How we use words

In my 20s I became aware of how people used words to indoctrinate.  In the 1960s and 1970s there was a lot of discussion about how the dominant culture writes about history, to make them look like the “good” guys and the people they dominated as “bad.”   Even the terms “good” and “bad” were called into question — good or bad based on which values?  If you adhere to a specific religion, things are defined according to how current leaders interpret the texts.  However, if you have decided all paths with compassion, tolerance, and respect for all life are valid, the guidelines become less definitive.

Those are big issues, but the idea carries into the small areas of everyday life.  Someone once called my young son stubborn; I countered that stubborn is another way of saying determined, and determination is a trait that would take him far some day.  Twenty-five years later, I am proved right.    🙂    But at that moment, it did make the person pause and reconsider her viewpoint.  The trick is to take that determination and season it with attitudes that open the door to pragmatism and compromise.  

“Compromise” — there is another word that falls in and out of favor, depending on your attitude (or more recently, your political viewpoint).    There are people so rigid in their views that the idea of compromise suggests defeat.  If you cobble together a compromise made of the weakest points of each argument, it will surely lead to defeat for all.  But seek to create a win-win solution with strength; you may not get all you hoped for, but if it creates a space of peace and prosperity, you have the opening to talk with others about the changes you hope to make.  If the ideas have merit, people will lean in that direction.  And in the meantime, life will be better for more people. 

“Tolerance” is another loaded word.  I saw a bumper sticker: “Tolerance is not a virtue.”   I felt badly for that individual.  To see things so firmly as black or white, that he has cut off any possibility for reaching out to the very people he says he cares for.  I remember the argument:  Hate the sin, not the sinner.  But again, you set up an atmosphere of judgment that precludes anyone even considering the worth of your values.  Fear only makes people behave if they think someone is watching (and cares); actions born of love from your heart and tolerance have the gentle strength of water wearing down rock.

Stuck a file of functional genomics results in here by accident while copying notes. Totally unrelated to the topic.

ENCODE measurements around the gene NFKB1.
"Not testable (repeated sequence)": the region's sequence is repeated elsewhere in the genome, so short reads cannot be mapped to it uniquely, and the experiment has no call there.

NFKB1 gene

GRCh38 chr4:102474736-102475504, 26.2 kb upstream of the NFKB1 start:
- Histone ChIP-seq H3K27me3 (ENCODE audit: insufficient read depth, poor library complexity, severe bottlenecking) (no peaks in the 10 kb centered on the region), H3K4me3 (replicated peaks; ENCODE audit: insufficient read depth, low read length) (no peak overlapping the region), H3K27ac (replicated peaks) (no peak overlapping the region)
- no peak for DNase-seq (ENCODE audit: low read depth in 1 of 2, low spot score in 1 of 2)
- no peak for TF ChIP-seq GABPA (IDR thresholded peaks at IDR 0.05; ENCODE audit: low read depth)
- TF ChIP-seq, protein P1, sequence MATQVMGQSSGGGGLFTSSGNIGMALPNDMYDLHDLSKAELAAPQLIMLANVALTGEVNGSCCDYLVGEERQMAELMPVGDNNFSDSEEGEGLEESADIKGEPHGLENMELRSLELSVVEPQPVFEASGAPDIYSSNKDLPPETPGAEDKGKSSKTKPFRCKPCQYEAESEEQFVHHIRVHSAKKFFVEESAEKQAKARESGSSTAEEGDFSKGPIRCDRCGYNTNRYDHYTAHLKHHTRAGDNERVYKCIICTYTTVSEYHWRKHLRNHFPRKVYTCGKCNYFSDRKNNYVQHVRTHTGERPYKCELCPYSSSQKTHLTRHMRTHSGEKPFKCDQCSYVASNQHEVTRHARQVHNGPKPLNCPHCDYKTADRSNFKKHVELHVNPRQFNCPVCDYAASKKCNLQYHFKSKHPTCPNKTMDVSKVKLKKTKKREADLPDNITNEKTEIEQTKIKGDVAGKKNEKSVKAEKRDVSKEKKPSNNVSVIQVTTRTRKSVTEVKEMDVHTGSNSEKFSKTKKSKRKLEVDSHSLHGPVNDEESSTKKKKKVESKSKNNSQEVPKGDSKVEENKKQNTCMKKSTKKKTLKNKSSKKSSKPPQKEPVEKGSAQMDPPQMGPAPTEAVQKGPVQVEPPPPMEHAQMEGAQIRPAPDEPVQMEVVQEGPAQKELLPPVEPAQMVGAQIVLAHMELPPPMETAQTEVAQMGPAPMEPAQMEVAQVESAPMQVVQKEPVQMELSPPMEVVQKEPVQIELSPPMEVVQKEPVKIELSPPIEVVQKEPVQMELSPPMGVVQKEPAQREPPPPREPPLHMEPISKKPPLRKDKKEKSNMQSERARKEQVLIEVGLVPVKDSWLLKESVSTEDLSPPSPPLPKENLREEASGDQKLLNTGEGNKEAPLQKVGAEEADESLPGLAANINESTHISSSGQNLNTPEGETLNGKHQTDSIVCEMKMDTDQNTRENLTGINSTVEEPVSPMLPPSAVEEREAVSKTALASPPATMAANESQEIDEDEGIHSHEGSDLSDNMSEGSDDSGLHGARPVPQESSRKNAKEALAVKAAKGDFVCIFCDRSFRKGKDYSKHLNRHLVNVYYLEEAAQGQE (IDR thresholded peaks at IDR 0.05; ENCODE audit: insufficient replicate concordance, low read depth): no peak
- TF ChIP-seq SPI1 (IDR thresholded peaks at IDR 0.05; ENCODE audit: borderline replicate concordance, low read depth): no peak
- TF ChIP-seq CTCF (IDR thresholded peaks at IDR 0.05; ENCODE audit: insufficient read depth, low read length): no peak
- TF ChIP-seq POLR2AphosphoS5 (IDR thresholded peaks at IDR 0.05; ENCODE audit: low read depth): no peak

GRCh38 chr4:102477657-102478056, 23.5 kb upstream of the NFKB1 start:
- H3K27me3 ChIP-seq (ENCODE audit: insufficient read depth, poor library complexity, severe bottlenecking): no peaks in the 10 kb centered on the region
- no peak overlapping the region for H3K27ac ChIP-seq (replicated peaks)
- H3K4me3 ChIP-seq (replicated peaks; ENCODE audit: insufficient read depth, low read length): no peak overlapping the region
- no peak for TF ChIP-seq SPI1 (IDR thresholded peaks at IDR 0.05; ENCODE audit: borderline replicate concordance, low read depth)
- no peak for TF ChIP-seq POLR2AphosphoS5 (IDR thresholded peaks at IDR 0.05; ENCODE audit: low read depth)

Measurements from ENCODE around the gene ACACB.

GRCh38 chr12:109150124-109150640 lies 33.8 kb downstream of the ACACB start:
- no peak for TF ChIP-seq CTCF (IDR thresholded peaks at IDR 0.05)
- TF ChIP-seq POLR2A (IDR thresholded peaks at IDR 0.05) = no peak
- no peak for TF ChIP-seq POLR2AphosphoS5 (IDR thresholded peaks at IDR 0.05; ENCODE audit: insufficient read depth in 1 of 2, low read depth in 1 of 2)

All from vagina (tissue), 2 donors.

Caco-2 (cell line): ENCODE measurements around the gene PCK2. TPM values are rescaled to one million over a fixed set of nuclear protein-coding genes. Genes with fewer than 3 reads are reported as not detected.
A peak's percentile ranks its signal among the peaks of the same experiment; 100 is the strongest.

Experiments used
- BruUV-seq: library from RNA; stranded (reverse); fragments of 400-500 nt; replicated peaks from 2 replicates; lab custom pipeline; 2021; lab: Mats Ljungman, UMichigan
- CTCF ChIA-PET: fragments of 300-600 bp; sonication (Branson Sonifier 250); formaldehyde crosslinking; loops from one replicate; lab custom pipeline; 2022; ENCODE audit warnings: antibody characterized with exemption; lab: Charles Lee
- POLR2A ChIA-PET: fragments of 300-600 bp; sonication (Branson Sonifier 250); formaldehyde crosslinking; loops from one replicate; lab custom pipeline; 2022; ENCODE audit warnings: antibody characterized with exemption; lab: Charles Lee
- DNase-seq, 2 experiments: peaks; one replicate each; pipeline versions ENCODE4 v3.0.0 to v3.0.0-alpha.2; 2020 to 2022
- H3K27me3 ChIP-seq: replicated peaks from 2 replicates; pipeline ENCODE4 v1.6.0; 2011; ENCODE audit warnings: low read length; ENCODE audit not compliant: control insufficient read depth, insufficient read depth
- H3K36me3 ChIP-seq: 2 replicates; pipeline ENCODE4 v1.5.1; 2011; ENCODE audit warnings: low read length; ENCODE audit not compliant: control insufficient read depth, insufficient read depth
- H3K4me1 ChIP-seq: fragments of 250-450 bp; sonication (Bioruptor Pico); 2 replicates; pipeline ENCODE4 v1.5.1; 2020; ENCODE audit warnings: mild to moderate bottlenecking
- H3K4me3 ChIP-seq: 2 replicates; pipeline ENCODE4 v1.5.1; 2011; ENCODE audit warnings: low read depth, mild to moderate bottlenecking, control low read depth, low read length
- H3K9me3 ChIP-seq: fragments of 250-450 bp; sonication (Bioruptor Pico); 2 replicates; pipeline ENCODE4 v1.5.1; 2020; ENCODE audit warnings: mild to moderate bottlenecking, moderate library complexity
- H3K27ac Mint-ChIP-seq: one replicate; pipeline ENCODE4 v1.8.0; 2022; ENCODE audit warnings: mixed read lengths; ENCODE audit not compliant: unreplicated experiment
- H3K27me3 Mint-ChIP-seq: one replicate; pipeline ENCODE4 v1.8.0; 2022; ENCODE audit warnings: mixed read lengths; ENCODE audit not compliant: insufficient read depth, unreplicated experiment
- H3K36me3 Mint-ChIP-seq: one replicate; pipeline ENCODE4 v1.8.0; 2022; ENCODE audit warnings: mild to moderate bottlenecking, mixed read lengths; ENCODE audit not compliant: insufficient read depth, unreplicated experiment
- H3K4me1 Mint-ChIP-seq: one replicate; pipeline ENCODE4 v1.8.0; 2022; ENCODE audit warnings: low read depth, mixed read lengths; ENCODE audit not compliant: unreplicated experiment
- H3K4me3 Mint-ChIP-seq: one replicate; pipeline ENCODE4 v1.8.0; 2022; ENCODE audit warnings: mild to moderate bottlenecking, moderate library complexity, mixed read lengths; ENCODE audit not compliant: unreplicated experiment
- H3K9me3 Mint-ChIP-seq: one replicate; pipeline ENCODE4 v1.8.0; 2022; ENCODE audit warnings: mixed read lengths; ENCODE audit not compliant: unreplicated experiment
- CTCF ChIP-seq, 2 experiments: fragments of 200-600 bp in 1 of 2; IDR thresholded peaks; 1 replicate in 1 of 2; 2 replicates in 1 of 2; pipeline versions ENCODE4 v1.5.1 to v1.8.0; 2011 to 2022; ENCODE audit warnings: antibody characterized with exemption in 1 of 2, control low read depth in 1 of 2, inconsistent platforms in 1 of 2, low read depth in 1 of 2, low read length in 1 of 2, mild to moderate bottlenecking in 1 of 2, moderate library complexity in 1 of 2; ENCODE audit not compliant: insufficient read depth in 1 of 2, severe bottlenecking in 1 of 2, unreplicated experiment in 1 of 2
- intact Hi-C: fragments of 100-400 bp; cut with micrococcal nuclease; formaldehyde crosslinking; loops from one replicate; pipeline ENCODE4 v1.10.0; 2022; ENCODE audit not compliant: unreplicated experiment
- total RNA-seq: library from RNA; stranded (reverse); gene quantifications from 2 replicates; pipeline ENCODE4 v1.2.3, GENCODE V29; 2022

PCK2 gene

Recently I’ve been considering the words “lazy” and “relaxed.”  There are so many preconceived notions around those words, most having to do with the family and culture we were raised in.  I may write another whole entry about those words.   🙂   Meanwhile, I encourage you to look at both sides of the words you use.   Is there judgment couched in a word or how you use it?  Does being a good business-person mean only considering money, or also the social costs?  “Virtue” is also a loaded word, because one person’s virtue (such as a woman having no contact with males outside her family) is another person’s repression.   A “creative imagination” may mean lying or making up stories versus being open to all the wonder that is around us.  I try to examine how I use words, but do not always succeed in seeing both sides before they come out of my mouth.  I am open to learning.     🙂

PS    Happy New Year!


About judithornot

Lives in semi-rural Northern California, happily married, retired counselor, night person, knits, plays WoW.
This entry was posted in politics, Random thoughts, religion, social issues and tagged , , , . Bookmark the permalink.

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